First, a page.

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Residential treatment for homeless female veterans with psychiatric and substance use disorders: effect on 1-year clinical outcomes.

Harpaz-Rotem I, Rosenheck RA, Desai R. Residential treatment for homeless female veterans with psychiatric and substance use disorders: effect on 1-year clinical outcomes. Journal of rehabilitation research and development. 2012 Apr 5; 48(8):891-9.

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Abstract:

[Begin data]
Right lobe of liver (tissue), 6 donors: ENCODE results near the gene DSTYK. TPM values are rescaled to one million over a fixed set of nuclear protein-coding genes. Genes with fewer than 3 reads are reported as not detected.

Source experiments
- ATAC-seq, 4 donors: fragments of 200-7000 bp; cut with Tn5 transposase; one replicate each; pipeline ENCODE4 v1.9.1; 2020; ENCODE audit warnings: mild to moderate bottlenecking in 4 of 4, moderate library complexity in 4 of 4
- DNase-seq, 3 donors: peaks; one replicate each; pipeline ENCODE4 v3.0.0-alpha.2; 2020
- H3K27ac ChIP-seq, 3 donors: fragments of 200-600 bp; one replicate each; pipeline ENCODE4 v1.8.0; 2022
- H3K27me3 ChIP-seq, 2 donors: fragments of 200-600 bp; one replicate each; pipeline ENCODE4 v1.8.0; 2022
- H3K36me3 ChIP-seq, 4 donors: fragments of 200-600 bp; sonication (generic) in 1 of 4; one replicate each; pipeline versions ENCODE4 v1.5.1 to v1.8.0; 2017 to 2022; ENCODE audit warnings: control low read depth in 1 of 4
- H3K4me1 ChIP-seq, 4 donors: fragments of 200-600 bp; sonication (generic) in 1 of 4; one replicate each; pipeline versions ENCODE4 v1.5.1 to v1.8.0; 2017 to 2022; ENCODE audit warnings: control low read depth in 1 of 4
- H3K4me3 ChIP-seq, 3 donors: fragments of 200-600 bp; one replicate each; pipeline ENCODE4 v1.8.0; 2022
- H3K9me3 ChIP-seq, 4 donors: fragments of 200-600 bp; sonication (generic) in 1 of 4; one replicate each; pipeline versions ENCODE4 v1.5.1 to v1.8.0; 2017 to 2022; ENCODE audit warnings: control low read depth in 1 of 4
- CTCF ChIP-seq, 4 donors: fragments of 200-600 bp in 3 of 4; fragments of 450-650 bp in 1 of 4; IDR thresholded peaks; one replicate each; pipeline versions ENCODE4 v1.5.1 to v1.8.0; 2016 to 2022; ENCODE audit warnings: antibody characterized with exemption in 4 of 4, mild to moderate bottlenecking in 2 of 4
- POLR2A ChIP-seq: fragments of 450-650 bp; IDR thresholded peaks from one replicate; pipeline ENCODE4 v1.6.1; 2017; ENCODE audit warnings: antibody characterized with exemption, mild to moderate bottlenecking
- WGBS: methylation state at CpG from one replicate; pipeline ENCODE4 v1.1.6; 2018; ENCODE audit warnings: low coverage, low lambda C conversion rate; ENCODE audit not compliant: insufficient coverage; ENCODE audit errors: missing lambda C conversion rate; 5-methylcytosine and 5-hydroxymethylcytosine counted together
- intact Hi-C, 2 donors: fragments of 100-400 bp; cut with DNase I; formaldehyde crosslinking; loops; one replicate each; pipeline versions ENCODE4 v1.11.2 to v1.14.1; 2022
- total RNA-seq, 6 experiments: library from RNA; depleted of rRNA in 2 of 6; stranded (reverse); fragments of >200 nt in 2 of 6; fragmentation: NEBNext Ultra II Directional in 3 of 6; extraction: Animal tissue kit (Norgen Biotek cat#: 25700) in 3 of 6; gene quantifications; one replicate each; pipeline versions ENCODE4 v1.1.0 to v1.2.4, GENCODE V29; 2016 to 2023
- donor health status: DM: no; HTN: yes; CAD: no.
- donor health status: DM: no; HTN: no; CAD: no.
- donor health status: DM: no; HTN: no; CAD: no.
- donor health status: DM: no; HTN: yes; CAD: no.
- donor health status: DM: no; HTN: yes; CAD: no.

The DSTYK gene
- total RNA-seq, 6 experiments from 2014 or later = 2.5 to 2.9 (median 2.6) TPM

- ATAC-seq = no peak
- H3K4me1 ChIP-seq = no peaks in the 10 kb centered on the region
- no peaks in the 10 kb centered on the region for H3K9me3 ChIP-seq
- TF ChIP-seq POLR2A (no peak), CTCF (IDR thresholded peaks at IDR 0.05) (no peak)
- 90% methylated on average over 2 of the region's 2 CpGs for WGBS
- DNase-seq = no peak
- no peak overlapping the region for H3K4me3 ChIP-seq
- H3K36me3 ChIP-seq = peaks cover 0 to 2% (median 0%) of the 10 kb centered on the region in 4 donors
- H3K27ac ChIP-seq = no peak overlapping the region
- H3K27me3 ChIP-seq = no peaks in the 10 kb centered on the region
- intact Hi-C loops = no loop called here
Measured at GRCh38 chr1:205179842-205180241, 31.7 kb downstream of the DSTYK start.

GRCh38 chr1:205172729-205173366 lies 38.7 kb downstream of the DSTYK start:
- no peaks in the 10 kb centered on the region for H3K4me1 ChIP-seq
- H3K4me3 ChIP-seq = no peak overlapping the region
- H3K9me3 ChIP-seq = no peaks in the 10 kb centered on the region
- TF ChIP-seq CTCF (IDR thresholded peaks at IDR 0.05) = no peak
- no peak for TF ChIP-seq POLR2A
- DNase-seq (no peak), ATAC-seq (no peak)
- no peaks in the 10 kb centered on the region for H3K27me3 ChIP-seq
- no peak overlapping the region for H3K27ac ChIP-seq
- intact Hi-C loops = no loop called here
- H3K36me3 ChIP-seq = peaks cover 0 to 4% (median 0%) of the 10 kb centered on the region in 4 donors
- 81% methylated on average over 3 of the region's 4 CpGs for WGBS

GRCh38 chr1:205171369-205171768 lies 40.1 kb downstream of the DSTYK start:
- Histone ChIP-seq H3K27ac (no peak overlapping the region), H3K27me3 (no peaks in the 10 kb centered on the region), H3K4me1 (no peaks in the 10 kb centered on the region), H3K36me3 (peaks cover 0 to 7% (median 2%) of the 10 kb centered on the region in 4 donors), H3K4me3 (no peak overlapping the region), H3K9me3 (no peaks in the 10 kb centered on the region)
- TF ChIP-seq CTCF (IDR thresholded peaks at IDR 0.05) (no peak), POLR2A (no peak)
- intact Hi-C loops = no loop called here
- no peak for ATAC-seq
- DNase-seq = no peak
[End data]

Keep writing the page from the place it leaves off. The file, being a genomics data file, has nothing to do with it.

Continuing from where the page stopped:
Limited evidence shows that time-limited residential treatment (RT) is beneficial for homeless people with serious mental illness. The Department of Veterans Affairs has established 11 specialty programs for homeless female veterans. We present data comparing 1-year clinical outcomes in a group of veterans who did and did not receive at least 30 days of RT. Clients of the Homeless Women Veterans Programs were invited to participate in a follow-up study. They were interviewed every 3 months for 1 year. Those who received at least 30 days of RT in the 3 months after program entry (RT group) were compared with other program participants (no or < 30 days RT [NRT] group) on measures of community functioning, psychiatric symptoms, and drug and alcohol use during the follow-up. The RT group had better outcomes on employment, social support, housing status, and psychiatric symptoms. They also had significantly increased use of drugs and alcohol compared with the NRT group. Data suggest that RT may have a beneficial effect on mental health outcomes in homeless women. This study, in conjunction with others, suggests that provision of stable housing may be an important element of recovery for homeless women with psychiatric problems, excluding substance use.





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